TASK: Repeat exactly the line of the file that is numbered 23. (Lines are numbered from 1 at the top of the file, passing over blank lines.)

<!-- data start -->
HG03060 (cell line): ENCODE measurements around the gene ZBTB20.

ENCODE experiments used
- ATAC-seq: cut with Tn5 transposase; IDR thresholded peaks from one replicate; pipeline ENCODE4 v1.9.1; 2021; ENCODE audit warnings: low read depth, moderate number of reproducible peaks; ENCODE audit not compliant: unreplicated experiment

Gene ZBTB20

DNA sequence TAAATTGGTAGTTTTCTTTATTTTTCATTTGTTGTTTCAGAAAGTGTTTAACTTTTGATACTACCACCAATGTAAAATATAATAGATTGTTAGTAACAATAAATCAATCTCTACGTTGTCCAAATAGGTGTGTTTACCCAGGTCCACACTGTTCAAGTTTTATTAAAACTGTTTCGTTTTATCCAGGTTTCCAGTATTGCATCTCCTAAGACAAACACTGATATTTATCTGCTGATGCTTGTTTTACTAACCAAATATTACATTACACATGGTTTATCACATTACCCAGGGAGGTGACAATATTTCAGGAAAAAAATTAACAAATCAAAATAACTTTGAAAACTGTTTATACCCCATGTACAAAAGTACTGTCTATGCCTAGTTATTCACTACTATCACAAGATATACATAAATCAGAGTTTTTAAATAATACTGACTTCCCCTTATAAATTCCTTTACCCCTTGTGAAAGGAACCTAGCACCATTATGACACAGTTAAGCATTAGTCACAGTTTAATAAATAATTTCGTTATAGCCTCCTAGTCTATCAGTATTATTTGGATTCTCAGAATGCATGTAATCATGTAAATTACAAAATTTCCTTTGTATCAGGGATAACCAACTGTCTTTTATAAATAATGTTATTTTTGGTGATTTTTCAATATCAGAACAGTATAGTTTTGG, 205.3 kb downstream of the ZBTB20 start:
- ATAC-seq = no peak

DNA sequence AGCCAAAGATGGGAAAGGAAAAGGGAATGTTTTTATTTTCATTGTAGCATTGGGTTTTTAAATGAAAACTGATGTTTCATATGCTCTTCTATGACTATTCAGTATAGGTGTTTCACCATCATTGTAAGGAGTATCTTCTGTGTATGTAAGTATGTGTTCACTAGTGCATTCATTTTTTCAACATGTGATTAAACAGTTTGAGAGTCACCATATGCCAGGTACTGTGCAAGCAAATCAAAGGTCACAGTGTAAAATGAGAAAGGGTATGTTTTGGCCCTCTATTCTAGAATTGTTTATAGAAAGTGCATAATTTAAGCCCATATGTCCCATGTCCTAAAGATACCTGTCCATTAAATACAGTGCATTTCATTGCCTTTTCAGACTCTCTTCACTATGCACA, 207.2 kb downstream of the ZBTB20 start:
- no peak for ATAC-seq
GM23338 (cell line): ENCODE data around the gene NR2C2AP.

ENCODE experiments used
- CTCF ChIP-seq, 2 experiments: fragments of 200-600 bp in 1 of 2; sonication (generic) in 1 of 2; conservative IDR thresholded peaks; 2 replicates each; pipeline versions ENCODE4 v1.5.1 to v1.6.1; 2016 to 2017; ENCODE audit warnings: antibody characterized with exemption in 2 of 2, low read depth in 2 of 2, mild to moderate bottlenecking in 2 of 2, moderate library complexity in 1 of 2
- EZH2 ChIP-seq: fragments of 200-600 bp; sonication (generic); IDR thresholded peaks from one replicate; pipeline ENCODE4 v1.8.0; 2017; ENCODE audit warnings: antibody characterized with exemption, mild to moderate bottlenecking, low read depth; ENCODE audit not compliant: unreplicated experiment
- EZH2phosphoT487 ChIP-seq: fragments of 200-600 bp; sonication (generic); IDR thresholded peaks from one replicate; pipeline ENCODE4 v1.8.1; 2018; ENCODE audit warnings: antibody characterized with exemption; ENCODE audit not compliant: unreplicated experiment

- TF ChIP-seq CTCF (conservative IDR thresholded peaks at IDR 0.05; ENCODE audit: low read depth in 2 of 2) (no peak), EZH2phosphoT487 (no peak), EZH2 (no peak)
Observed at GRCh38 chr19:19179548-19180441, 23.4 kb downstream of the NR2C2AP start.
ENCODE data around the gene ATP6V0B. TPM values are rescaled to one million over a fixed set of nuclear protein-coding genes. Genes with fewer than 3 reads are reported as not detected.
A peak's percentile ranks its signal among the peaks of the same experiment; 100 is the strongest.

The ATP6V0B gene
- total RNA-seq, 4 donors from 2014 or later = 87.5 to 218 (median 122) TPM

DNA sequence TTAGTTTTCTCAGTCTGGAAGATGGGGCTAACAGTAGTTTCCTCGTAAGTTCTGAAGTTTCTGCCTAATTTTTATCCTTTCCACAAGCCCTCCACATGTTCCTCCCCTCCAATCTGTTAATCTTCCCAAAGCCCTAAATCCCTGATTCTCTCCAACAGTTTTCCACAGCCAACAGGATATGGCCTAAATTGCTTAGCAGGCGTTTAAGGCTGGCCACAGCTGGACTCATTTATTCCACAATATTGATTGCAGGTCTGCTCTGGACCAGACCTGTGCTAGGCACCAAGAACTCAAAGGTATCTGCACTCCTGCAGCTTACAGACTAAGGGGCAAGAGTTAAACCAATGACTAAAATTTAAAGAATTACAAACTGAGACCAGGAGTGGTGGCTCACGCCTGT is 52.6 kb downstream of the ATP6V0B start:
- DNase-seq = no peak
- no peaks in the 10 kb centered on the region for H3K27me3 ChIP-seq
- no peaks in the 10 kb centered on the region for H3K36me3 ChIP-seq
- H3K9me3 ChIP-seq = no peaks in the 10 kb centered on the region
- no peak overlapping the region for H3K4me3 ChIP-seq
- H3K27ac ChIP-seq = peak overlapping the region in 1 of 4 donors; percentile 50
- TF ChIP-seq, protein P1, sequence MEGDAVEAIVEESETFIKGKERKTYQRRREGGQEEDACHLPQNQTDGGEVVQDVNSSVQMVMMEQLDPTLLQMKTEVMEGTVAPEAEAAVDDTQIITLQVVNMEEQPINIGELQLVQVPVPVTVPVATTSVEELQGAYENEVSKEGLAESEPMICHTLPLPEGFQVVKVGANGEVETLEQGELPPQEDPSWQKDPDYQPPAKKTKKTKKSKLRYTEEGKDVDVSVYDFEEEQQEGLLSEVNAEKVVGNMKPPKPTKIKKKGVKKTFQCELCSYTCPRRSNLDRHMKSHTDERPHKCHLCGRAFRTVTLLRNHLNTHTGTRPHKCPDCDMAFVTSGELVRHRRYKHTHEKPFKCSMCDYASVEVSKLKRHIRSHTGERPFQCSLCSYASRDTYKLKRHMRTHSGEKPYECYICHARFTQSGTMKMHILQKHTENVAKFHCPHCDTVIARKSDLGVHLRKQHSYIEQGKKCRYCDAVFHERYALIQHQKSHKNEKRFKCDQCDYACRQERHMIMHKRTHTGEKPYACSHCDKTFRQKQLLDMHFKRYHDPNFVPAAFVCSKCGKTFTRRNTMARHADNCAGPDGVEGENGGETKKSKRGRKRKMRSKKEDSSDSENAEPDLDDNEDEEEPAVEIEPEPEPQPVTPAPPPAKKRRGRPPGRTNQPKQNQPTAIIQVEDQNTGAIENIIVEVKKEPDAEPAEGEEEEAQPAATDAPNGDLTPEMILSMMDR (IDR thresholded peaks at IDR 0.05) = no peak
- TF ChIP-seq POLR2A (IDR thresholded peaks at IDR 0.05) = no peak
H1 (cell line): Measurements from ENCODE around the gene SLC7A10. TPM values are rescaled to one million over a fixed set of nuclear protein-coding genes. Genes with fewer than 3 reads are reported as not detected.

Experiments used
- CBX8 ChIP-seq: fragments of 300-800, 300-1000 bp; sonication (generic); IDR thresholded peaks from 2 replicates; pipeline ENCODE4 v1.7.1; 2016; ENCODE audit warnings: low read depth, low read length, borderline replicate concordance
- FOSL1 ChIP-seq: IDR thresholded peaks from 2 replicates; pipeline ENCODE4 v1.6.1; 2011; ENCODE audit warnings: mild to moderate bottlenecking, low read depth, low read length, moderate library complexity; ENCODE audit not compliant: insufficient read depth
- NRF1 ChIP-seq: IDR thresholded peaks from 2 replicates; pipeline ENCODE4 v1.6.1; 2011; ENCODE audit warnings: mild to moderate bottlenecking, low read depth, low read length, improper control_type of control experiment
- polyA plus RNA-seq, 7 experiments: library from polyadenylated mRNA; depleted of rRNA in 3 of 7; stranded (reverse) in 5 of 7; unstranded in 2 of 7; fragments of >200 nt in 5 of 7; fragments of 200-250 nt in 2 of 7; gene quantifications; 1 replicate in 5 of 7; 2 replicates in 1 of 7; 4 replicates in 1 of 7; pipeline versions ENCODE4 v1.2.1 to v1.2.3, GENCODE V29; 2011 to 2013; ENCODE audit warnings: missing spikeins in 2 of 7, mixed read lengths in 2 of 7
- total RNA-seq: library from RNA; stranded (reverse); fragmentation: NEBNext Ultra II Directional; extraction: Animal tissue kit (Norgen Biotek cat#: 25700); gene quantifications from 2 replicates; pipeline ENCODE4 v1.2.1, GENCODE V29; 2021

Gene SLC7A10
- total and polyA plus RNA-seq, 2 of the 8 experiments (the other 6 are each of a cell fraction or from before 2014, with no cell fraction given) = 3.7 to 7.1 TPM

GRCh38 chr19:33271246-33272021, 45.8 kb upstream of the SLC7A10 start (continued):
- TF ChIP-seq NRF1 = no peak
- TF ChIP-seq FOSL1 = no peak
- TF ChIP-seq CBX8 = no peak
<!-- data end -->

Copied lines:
- no peaks in the 10 kb centered on the region for H3K36me3 ChIP-seq